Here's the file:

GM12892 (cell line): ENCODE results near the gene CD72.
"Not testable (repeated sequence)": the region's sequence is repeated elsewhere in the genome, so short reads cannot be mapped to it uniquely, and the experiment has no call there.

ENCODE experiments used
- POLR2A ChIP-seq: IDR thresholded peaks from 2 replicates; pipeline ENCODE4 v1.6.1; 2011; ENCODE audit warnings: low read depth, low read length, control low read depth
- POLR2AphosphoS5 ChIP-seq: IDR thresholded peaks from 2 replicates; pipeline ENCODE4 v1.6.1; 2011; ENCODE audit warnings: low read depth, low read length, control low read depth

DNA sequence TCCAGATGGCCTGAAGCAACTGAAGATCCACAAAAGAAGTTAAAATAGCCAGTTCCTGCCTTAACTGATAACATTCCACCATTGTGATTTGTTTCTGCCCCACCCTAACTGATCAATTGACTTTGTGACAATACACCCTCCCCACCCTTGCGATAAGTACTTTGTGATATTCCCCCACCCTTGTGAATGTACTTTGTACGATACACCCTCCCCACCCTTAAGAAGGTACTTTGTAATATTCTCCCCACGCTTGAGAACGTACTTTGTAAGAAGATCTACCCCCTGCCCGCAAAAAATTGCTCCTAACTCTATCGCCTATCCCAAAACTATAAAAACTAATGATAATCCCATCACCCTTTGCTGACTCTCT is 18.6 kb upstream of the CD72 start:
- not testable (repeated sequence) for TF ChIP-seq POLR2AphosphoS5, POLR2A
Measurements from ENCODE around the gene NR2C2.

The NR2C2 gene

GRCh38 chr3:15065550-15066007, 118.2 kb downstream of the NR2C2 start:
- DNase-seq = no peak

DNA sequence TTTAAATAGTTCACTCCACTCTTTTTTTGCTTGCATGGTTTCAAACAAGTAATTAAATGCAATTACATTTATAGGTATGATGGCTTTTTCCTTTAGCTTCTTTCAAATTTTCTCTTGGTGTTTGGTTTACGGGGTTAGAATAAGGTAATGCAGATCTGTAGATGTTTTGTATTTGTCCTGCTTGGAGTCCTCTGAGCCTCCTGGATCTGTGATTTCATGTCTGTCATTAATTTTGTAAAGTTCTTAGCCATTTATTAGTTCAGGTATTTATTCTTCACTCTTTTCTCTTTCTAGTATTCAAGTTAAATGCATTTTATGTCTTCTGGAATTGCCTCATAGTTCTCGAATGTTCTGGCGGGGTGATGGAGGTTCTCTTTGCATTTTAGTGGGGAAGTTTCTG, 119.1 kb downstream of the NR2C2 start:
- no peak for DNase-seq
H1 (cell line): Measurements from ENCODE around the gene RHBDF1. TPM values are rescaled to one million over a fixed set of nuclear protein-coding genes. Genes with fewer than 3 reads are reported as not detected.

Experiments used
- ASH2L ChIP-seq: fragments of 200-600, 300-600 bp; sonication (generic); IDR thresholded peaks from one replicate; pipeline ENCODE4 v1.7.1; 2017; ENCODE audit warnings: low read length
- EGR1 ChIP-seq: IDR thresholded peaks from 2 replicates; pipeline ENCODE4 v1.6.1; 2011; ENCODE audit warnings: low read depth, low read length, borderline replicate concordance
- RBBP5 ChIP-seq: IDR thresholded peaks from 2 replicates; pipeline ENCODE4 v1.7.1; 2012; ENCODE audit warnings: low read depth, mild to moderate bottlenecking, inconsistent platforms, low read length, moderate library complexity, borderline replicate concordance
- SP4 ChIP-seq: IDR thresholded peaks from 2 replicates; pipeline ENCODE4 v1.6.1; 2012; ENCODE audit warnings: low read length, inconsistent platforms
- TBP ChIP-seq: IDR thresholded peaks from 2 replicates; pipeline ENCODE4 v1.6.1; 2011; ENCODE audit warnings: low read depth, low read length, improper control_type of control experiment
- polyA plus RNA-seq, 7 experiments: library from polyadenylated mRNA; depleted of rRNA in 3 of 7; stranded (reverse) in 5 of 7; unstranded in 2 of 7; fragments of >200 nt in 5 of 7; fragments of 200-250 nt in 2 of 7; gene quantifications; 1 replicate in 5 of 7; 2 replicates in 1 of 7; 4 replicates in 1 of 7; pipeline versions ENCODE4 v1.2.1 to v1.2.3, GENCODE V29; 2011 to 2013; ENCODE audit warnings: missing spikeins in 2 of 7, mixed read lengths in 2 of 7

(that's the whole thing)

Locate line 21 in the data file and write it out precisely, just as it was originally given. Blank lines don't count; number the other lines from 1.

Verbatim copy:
- polyA plus RNA-seq, 7 experiments: library from polyadenylated mRNA; depleted of rRNA in 3 of 7; stranded (reverse) in 5 of 7; unstranded in 2 of 7; fragments of >200 nt in 5 of 7; fragments of 200-250 nt in 2 of 7; gene quantifications; 1 replicate in 5 of 7; 2 replicates in 1 of 7; 4 replicates in 1 of 7; pipeline versions ENCODE4 v1.2.1 to v1.2.3, GENCODE V29; 2011 to 2013; ENCODE audit warnings: missing spikeins in 2 of 7, mixed read lengths in 2 of 7